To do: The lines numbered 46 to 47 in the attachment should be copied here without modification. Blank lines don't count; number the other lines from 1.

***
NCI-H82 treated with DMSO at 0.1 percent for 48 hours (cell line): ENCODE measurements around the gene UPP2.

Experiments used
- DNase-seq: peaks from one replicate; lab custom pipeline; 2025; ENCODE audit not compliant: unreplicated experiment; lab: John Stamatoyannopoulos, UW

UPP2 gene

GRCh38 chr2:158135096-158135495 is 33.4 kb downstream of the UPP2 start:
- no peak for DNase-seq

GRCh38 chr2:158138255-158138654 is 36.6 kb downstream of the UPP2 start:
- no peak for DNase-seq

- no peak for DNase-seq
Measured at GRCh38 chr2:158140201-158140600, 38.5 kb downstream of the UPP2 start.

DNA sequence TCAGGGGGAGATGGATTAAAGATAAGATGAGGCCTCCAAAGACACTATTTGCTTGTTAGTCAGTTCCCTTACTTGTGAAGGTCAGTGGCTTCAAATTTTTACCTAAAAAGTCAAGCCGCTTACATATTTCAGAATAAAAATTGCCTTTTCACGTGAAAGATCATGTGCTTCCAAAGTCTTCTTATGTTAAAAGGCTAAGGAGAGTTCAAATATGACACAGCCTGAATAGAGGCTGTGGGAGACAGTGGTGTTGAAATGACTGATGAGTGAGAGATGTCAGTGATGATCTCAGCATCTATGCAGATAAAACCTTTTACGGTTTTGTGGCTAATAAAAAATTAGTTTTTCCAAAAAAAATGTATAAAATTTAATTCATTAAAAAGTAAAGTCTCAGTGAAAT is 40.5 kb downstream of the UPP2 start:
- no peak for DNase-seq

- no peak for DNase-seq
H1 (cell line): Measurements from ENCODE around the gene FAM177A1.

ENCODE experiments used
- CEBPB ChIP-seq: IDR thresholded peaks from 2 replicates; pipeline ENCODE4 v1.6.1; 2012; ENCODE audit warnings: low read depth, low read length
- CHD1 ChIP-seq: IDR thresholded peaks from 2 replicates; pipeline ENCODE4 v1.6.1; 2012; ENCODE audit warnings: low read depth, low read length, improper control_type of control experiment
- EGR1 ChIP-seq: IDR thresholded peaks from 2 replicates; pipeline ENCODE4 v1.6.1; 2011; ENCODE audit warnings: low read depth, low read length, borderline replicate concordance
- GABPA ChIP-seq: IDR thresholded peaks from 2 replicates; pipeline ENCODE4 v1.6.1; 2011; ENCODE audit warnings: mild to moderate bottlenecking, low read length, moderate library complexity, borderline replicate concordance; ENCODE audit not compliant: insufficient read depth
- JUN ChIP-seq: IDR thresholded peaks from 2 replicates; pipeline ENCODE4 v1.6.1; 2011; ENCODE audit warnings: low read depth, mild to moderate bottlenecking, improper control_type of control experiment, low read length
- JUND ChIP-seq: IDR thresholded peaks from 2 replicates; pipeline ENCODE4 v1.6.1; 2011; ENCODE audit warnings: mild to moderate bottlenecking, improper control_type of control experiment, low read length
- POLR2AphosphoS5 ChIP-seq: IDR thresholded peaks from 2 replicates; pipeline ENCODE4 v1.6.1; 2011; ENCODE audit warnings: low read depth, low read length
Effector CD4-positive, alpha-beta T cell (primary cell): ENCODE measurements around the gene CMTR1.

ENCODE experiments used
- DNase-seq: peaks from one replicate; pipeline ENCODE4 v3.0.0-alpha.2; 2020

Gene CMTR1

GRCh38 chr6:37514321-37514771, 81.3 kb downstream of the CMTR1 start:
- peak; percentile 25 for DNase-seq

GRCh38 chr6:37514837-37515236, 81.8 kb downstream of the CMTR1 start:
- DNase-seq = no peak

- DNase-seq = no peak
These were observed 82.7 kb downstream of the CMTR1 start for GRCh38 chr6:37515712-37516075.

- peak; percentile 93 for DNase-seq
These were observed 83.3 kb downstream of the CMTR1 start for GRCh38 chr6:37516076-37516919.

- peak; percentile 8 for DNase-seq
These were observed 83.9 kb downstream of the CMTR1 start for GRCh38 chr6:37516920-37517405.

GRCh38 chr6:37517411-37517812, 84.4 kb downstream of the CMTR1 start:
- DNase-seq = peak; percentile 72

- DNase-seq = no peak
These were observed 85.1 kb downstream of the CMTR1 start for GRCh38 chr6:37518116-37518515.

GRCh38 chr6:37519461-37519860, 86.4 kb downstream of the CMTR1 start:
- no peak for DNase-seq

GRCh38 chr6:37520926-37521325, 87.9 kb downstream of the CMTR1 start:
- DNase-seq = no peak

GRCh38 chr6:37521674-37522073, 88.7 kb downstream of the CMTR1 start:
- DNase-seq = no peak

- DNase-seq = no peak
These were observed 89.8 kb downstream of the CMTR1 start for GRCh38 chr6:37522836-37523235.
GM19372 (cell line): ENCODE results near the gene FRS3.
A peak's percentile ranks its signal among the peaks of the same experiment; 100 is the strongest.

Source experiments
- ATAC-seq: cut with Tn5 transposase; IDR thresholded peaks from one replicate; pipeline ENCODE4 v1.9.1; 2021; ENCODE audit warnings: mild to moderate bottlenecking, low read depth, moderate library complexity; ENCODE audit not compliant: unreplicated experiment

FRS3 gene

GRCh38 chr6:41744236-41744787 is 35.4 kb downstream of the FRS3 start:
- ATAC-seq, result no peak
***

- DNase-seq = no peak

- DNase-seq = no peak